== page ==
The memorial - well, I still don't like the design, with its abyss-like square into which the water drains. I wish it was more uplifting. But - I am happy it is there. I spoke with a volunteer who said that not too long ago, he was working the entrance to the memorial and was approached by a man in his 30's, who pointed to where people were going in and asked, "What's this? What's this all about?" The volunteer was incredulous.
"It's the 9-11 Memorial."
"Yeah, and what's that?"
Disgusted, the volunteer just looked at him and said, "Google it."
Some people think, "It's been 11 years - get over it!" No. September 11, 2001 should remain a day to reflect, mourn, and celebrate. Even in horror, there were flashes of humanity that illustrate the beauty of God's creation in man. I will never forget the image of people jumping . . . and holding hands while they did so. Even in their abject terror, people could still comfort one another.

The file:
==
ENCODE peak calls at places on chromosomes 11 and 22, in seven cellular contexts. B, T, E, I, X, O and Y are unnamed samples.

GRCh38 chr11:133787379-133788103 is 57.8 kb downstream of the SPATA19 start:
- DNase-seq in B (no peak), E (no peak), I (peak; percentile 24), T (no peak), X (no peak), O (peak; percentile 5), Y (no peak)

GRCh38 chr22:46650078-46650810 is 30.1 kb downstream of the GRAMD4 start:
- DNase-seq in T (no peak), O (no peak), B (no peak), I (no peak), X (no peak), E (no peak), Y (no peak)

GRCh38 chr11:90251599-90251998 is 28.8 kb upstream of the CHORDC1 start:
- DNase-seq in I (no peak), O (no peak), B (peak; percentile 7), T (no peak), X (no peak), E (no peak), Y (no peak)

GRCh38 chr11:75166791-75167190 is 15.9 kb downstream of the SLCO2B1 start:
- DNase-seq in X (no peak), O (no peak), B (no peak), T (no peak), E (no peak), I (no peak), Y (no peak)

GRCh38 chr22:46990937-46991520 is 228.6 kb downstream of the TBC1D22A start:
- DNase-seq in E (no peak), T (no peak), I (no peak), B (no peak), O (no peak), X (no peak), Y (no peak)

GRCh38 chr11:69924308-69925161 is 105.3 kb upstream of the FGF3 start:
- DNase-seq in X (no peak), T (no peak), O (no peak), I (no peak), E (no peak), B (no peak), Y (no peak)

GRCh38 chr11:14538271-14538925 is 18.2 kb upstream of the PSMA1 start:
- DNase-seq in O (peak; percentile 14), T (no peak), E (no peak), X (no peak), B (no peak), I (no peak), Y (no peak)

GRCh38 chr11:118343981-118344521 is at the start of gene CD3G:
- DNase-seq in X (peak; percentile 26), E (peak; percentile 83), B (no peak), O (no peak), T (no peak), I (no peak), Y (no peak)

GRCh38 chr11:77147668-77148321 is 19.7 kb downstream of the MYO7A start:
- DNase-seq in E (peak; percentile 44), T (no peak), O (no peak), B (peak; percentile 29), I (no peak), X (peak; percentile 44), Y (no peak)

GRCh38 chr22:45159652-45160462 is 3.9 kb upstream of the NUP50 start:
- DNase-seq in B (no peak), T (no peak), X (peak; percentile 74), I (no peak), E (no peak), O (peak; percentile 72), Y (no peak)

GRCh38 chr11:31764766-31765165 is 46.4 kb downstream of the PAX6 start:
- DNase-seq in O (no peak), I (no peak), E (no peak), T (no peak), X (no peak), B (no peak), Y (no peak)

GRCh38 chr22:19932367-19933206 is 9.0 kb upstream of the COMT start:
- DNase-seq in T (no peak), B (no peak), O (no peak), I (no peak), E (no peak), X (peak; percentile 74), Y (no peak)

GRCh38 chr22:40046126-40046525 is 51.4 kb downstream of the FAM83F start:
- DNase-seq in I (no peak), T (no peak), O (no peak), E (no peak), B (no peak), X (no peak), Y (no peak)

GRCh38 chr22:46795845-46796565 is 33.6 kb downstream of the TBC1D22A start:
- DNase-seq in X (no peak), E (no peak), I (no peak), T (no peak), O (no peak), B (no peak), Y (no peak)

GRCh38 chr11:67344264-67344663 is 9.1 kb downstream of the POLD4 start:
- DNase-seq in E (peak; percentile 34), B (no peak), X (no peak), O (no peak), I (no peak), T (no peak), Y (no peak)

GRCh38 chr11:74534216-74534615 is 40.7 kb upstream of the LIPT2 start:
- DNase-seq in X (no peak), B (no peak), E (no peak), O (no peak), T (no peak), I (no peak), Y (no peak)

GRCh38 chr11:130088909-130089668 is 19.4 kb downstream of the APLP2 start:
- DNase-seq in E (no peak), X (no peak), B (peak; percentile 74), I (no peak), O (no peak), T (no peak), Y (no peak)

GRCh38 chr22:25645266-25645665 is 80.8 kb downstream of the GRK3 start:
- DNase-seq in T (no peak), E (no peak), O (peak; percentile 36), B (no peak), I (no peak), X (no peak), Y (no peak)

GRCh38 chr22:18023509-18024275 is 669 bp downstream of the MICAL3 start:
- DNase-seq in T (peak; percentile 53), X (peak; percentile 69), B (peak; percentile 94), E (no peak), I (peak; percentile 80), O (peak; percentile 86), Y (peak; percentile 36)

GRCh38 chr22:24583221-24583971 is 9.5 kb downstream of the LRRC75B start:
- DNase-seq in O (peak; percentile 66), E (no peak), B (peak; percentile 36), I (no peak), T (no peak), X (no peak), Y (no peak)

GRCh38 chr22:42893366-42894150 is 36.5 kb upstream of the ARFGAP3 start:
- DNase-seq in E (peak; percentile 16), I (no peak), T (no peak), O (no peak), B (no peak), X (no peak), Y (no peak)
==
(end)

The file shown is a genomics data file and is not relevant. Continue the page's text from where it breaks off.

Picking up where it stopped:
If you visit, put down your camera and talk to the volunteers there. I spoke with one, and as it turns out, his aunt lived in my neighborhood in the Bronx. Small world. He was there because his brother was a firefighter in Pennsylvania. When 9-11 happened, his brother jumped in his car with his gear to help with the rescue/recovery effort. He made it all the way to New York City . . . and suffered a fatal heart attack before he could help. So this volunteer comes to do the job his brother did not get the chance to do.
Don't forget to thank them and the cops there, too.
Look at the picture above. I am happy to see the unborn are remembered.
Fr. Judge remains my hero today. A Catholic priest who had his own personal demons, but true to his vocation and possessing inordinate courage, he died in the towers with the firefighters he served as their chaplain. I will pray for him today, and ask that he pray for us for God to give us that spiritual courage he had.
It is good to see the workers building the new World Trade Center. It is activity, it is life.
See that pair of gloves? They belonged to one of the rescue/recovery workers. A woman, a complete stranger came up and wrote "thank you" on his glove. Any time he felt fatigue and despair taking over, he looked at his glove and was renewed.
It was hot and muggy when I went, and stepping out from an air-conditioned building, my lens was fogged up when I took the picture above. But I like it - it could be the soul of one of the everyday workers on that day, unknowingly stepping into eternity as he arrived for work.